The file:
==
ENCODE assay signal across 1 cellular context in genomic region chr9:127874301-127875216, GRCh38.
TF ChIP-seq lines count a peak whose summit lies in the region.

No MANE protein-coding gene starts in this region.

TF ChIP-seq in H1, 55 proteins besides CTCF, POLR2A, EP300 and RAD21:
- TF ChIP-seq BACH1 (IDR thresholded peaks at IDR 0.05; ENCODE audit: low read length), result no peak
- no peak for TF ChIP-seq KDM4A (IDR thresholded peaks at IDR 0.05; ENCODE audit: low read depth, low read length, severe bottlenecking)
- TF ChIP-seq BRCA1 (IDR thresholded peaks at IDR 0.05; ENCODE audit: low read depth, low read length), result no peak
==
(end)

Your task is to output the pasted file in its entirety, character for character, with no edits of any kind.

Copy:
ENCODE assay signal across 1 cellular context in genomic region chr9:127874301-127875216, GRCh38.
TF ChIP-seq lines count a peak whose summit lies in the region.

No MANE protein-coding gene starts in this region.

TF ChIP-seq in H1, 55 proteins besides CTCF, POLR2A, EP300 and RAD21:
- TF ChIP-seq BACH1 (IDR thresholded peaks at IDR 0.05; ENCODE audit: low read length), result no peak
- no peak for TF ChIP-seq KDM4A (IDR thresholded peaks at IDR 0.05; ENCODE audit: low read depth, low read length, severe bottlenecking)
- TF ChIP-seq BRCA1 (IDR thresholded peaks at IDR 0.05; ENCODE audit: low read depth, low read length), result no peak